These days, Sam Dryden speaks in a soft whisper. When I met him for breakfast in the restaurant at the Seattle Four Seasons, I had to lean close to hear. Then I stopped my recorder and listened back, to make sure it was audible over the jazz standards and background conversations.
“I’m sorry,” he said. “With my condition, my voice is pretty quiet in the morning, and as the day goes on it quits altogether.”
Dryden is tall and lean. He lives upstairs, and the waiters know him and dote on him. One asked if he’d like his usual cinnamon roll, and when it arrived, he said, “I can never eat this whole thing, so if you’d like some…”
As part of my attempt to understand the contradictory information I’ve heard about the future of food and hunger, I sat down for a sort of exit interview with Sam Dryden, who recently left his position as head of the Bill and Melinda Gates Foundation’s agricultural development program. (He’s still an adviser.)
Dryden didn’t want the job initially. When he first got the call from Bill Gates, he knew him only as the fellow on the unpopular side of a famous antitrust fight.
“We spent an afternoon together,” Dryden said, “and it changed my mind. I told him I had no idea how to do this job, and there were other people who could do it better. He said, no, he didn’t think anyone had ever had this job before. And he knew I had this condition, and we knew it had about a five-year window. He said he had looked into it and, while it didn’t have a happy ending, it had some productive years and we ought to use them.”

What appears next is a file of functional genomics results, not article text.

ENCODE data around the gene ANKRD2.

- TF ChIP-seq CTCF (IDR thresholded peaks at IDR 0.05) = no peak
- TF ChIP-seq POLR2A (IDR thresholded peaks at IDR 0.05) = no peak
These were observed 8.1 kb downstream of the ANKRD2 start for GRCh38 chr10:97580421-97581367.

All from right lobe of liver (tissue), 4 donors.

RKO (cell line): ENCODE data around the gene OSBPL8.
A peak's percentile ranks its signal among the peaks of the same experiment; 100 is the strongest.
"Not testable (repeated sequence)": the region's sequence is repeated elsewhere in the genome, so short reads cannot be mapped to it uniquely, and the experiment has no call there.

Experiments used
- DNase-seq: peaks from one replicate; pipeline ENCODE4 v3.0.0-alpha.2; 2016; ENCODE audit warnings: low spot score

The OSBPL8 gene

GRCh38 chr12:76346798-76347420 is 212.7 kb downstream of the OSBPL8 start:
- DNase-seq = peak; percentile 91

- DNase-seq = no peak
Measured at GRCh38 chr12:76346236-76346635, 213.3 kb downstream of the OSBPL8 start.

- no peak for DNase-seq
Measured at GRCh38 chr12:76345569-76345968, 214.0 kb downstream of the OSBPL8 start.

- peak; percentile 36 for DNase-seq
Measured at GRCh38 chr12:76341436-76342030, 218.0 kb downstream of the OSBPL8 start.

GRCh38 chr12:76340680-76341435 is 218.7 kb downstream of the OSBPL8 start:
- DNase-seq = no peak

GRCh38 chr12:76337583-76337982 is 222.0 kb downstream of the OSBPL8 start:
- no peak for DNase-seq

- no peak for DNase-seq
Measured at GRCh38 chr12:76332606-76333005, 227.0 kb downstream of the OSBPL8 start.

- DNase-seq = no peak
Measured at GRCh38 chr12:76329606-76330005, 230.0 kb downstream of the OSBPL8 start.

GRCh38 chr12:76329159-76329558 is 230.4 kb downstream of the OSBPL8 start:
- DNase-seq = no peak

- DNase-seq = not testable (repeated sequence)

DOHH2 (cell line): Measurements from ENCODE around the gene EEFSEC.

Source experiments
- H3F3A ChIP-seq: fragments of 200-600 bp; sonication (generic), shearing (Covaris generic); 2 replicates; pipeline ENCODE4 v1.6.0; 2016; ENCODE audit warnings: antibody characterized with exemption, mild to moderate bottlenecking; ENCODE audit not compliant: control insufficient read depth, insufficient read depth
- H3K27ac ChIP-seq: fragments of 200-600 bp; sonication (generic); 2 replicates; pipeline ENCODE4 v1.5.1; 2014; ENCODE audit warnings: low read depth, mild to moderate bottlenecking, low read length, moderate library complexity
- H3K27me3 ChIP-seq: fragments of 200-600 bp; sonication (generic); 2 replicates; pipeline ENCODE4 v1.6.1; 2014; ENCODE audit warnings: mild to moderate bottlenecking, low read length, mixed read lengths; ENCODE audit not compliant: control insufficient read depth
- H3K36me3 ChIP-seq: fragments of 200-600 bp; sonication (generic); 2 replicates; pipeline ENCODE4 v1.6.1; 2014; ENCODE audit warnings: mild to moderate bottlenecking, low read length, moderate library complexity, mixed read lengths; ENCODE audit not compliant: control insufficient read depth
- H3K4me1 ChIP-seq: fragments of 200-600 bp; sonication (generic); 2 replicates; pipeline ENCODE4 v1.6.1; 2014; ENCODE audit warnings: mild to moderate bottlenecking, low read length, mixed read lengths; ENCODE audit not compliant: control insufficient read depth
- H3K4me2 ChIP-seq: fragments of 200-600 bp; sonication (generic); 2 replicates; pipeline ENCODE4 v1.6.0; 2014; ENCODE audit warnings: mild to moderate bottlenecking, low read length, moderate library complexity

Dryden has a Parkinson’s-like disease called multiple system atrophy, and there is no cure. Every one of us has a limited time here to actually accomplish something, but given Dryden’s prognosis, he more or less knows the schedule.
What gives Dryden a unique vantage on the debate over meeting the world’s food needs is that he’s not ideological — he’s been willing to listen to people on all sides. His life has allowed him to look at the issue through the eyes of both a subsistence farmer and an agribusiness executive. I wanted to learn what conclusions he’d reached after five years trying to figure out how to address the problems of poverty, hunger, and environmental degradation.
When the Gates Foundation brought him on, many critics — including Grist — saw it as a sign that this philanthropy would be trying to spread industrial agriculture in Africa and Asia. Dryden, after all, spent most of his career in corporate agribusiness: He worked for the chemical giant Union Carbide, then led a biotech company it spun off called Agri-Genetics. Later, he started a company to invest in biotechnology that Monsanto purchased.
But Dryden didn’t end up pushing the Gates Foundation toward purely technological solutions. Instead, he embraced the foundation’s critics, and reached out to people like Wendell Berry, Wes Jackson, Michael Pollan, and Prince Charles to exchange ideas and form partnerships.
“I always say — with a program this large — if there weren’t things wrong with it, it would be a really unusual situation,” Dryden said. “I don’t think any of us have that divine knowledge. So having people that are knowledgeable and who are willing to look at the program and give criticism is really important. So long as it’s not from a dogmatic perspective.”